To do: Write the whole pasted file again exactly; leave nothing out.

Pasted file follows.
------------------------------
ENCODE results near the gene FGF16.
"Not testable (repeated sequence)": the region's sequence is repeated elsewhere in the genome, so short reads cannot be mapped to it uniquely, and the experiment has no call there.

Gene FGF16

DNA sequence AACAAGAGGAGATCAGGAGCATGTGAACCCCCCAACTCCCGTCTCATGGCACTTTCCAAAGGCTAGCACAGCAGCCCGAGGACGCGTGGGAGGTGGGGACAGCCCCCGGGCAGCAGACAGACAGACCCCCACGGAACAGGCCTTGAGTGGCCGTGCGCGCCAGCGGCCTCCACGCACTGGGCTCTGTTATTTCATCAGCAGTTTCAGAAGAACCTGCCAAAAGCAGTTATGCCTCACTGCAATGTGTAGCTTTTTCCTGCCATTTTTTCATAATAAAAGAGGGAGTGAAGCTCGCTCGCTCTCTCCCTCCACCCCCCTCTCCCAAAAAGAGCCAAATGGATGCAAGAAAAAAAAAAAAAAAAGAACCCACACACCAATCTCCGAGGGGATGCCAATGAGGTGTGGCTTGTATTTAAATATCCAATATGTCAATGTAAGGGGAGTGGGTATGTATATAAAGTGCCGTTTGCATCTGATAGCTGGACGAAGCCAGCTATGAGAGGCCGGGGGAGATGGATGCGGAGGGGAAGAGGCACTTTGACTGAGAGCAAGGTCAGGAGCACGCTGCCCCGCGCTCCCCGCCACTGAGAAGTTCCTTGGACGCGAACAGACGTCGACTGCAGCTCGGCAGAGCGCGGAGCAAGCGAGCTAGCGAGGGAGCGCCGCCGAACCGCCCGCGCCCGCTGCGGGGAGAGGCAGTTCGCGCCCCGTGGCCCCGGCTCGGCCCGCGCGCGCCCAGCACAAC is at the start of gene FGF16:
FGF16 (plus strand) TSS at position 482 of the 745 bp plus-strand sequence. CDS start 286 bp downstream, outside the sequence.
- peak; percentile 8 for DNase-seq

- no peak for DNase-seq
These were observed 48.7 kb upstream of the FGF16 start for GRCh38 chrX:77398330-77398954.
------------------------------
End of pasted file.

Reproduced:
ENCODE results near the gene FGF16.
"Not testable (repeated sequence)": the region's sequence is repeated elsewhere in the genome, so short reads cannot be mapped to it uniquely, and the experiment has no call there.

Gene FGF16

DNA sequence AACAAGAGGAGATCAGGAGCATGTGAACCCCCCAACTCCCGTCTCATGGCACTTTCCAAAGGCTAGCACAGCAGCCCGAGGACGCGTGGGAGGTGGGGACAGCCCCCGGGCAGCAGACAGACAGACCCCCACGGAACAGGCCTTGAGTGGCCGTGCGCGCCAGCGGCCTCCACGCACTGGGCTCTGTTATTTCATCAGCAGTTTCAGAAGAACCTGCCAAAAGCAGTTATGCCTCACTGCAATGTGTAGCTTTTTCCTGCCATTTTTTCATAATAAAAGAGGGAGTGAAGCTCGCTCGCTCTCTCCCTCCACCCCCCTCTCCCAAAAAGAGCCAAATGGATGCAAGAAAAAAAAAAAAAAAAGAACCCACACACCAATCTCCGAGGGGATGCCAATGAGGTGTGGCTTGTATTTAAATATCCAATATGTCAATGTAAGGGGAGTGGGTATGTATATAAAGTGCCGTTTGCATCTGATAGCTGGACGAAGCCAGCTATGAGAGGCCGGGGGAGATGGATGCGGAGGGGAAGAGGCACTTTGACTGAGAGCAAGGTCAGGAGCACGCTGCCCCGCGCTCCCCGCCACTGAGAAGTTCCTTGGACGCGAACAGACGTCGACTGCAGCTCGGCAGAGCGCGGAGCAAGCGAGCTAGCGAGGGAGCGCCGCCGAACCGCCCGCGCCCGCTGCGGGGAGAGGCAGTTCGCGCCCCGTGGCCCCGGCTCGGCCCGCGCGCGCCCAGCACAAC is at the start of gene FGF16:
FGF16 (plus strand) TSS at position 482 of the 745 bp plus-strand sequence. CDS start 286 bp downstream, outside the sequence.
- peak; percentile 8 for DNase-seq

- no peak for DNase-seq
These were observed 48.7 kb upstream of the FGF16 start for GRCh38 chrX:77398330-77398954.